That said, I do really enjoy all the stuff I get from JP and Paul at "Tenkara in Focus." One of their latest emails was very informative about some of the history and tradition. However, I am not paying over #360.00 for a fly box with Tenkara flies that are too expensive to see the water! For that kind of money I could buy another rod from Chris! I did buy one of the expensive "Mamushi" flies from Chris to pattern my "Rattlesnake Kebari" after. They do catch fish! To circle around, light spoons are at least an American Tradition! I would love to see some of the old patterns.

Nov 17, 2017
Oldies but goodies
by: Hoppy D

There is a nice article about the old fly rod lures on the WarmWater Fly Fisher website, Les. Click on the "Classic Flies" button. Title is: "Old Fly Rod Lures: The Way We Were," written by Dennis Galyardt.

You'll probably want to spend the weekend building some "Hairbugs." :-)

Nov 17, 2017
Thanks Hoppy
by: Les Albjerg

Having fished what I call minimal most of the summer with worms, playing with spoons and lures is almost a 180 degree turn. I will have to check out the site you shared. I'm having fun! How about you? Is there any winter fishing in South Dakota that doesn't involve drilling a hole in the ice?

By the way, you ought to grab your new SST and pay me a visit. Yesterday a guy caught a 34 inch rainbow that weighed in at 19 pounds 4 ounces out of the Boise River. (less than 10 miles from my house) A little payback for having Chris send me that teaser! The bummer is he put it on a stringer and killed it. It was a female, and I sure wish that gene pool was still in the river.

Nov 17, 2017
Narrow water
by: Hoppy D

There are some flowing waters that remain open throughout the winter around here, Les, but they get mighty narrow with shelf ice. We've used shelf ice like you would use undercut banks. Not as much fun, tho, so we retire from the battle until springtime returns. Fly-tying time..... "HairBug" building time! :-)

Even a dyed-in-the-wool, catch-and-release fisherman would have a hard time releasing a rainbow that big! That was definitely a fish worthy of the SST 101!

Nov 17, 2017
Shad spoons
by: Jay Guarneri

This also reminds me of the shad flutter spoons that they use for shad and herring on the Delaware. They are essentially just a small spinner blade with a hook soldered on, and they are far too light to be cast without shot or sinkers. There could be some potential for use with tenkara and fly rods, though. Chris, your Japanese spoons seem to be of much higher quality, but it's also inspiring a lot of crazy cross connections with my fishing past.

Nov 18, 2017
Spooning Around!
by: Les Albjerg

It was a morning that was sunny and calm. Time to do some testing! I loaded the TenkaraBum 40, the Kyogi 15, the Suntech Genyu 45, and the TenkaraBum Traveler 44 in the Xterra along with my fishing buddy Frankie and headed to the Rotary Pond. I had the 2.5g Crusader spoons, the .8g Vega spoons, and the .4g Vega spoons. The Rotary pond has new docks! They have heavily planted it with trout for the fall too! The goal of the day was primarily to test rods with spoons.

I used 3.5 level fluorocarbon line 13 feet long with 18 inch tippet. The Tenkara Bum Traveler was used with 6x tippet, and the others with 4x tippet. The Traveler was fished at both 40 and 44.

The Kyogi can handle them all very well! The trout were landed like the Ayu fisherman in Japan! Airborne into the net! It may be the closest I ever get to Ayu fishing! Three trout on all three weights of spoons, time to switch!

The .8 Vega worked OK on the Suntech Genryu and the TenkaraBum 40. I didn't even try it on the TenkaraBum Traveler. Three more trout on each.

I then switched to the .4 gram Vega spoon. The .4 Spoons really shine on the Suntech Genryu Sawanobori and the TenkaraBum 40. They worked better for me at the 40 setting than the 44 setting with the TenkaraBum Traveler 44. That said, the loading with the Genryu and the TB 40 was smooth and progressive. I couldn't achieve that with the Traveler. The fish fun factor after the catch for planters, (my very subjective rating) TB Traveler 9 out of 10; 8 out of 10 for the TB40; and 7 out of 10 for the Genryu.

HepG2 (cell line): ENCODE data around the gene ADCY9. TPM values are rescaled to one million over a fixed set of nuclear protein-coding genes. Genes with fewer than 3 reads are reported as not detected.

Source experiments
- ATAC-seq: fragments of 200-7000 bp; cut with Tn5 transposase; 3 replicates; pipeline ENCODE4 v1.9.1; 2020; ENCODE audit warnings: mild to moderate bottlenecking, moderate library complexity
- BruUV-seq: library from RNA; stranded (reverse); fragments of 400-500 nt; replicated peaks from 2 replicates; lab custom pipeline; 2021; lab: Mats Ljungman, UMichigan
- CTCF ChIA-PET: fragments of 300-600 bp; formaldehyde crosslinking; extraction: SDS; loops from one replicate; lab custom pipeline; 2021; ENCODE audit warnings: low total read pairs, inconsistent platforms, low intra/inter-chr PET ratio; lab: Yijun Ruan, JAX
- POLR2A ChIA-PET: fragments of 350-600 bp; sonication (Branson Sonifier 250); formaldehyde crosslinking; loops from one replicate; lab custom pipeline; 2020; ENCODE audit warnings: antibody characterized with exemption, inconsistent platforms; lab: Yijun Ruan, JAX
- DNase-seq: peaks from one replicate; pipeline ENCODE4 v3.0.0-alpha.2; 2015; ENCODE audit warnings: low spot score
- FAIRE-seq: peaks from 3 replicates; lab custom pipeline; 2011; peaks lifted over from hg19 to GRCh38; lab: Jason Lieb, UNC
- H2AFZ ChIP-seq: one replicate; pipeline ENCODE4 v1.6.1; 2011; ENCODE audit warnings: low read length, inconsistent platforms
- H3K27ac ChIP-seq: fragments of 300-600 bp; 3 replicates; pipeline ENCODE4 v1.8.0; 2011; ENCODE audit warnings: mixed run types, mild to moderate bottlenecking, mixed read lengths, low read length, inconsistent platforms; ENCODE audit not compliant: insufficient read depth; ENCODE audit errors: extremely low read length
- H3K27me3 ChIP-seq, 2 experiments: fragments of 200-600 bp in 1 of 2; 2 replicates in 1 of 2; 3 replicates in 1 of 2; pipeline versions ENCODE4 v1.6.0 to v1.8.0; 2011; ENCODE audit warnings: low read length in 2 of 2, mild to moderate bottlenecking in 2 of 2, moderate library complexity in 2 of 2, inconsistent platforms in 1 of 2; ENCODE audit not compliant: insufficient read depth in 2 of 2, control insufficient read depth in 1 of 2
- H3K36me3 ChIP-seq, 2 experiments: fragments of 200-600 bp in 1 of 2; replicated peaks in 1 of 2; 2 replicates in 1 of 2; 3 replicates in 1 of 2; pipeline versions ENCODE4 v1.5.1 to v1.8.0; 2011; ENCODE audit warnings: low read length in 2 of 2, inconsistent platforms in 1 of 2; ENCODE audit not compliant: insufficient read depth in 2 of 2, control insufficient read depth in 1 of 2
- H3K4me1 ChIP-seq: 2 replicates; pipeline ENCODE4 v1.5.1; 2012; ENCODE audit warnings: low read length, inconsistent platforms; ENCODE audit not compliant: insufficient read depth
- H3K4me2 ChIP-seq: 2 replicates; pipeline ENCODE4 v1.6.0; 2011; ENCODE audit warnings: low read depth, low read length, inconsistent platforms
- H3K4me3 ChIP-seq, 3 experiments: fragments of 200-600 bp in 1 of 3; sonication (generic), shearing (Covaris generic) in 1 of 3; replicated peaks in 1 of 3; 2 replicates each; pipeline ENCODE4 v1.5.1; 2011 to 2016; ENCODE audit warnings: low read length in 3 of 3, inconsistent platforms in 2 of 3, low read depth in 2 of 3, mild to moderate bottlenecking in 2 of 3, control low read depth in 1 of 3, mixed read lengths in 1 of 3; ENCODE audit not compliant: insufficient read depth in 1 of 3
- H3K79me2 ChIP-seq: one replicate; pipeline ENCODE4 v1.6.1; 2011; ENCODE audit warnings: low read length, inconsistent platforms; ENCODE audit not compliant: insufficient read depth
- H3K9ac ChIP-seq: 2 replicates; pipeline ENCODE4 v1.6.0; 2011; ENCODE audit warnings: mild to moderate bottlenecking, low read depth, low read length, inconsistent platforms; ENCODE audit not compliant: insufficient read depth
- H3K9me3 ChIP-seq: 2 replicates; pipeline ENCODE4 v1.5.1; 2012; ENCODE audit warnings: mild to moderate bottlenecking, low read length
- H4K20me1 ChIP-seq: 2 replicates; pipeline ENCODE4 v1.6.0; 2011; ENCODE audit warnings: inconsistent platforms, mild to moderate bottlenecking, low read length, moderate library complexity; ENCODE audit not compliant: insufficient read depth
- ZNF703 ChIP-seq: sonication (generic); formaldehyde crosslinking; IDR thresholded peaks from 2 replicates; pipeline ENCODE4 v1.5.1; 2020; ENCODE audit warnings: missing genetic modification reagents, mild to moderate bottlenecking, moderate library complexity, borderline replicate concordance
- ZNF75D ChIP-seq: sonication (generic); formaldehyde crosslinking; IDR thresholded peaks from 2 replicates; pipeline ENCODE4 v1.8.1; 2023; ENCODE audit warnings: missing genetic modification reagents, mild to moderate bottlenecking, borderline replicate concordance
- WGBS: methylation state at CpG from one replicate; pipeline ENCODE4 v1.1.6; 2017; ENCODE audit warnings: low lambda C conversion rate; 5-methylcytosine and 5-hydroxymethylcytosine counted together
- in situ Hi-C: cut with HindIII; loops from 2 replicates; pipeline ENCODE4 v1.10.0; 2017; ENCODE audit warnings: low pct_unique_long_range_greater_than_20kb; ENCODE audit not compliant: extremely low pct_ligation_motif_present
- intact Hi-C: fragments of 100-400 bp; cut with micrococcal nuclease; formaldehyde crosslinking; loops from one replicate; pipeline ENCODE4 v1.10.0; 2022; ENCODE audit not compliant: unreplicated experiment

It was too nice to go home, so I headed over to Red Top Pond. By the way these are well known pressured fishing spots, so I don't mind naming them in my reports. I do have my secret spots! I had a "worm drowner" come over at the Rotary and watch me. After my 12th fish, he couldn't stand it any longer. He walked out on the dock and asked a lot of questions about Fixed line fishing. I gave him a TenkaraBum Card! I had Red Top to myself. The Sunfish were cooperating today. Fun Factor results were the same on the Sunfish. I did notice that I wasn't catching as many little ones.

I ended my session fishing the TB40 and the Genryu 45. The spoon winner among my rods is the TB 40. My goal was to test all of my "one hander" rods in the 400-450cm range. If I needed more length, I wouldn't hesitate to pull out the Genryu 45. I can't say enough good things about the TenkaraBum 40! I added a new species today with it as well. I caught a very nice Crappie. I was hoping for a bass.

Some conclusions: A rod rated for 4x tippet makes a great spoon rod with the .4 Vega Spoons. At all three lengths, the TenkaraBum Traveler 44 wasn't as smooth of a caster. You can't go wrong with a TenkaraBum Tenkara Rod! Chris and Suntech really put together an amazing series of Rods. If you have one, give the .4 Vega Spoons a try. If you don't have one, here is your excuse to buy one! If you are looking a big fish rod that can handle spoons, the Kyogi is amazing.

Click here to add your own comments

Join in and write your own page! It's easy to do. How? Simply click here to return to Your Tenkara Stories.

“The bitterness of poor quality remains long after the sweetness of low price is forgotten” – Benjamin Franklin

"Be sure in casting, that your fly fall first into the water, for if the line fall first, it scares or frightens the fish..." Col. Robert Venables 1662

As age slows my pace, I will become more like the heron.


The hooks are sharp.
The coffee's hot.
The fish are slippery when wet.

Beware of the Dogma

Currently processing orders that were received July 4.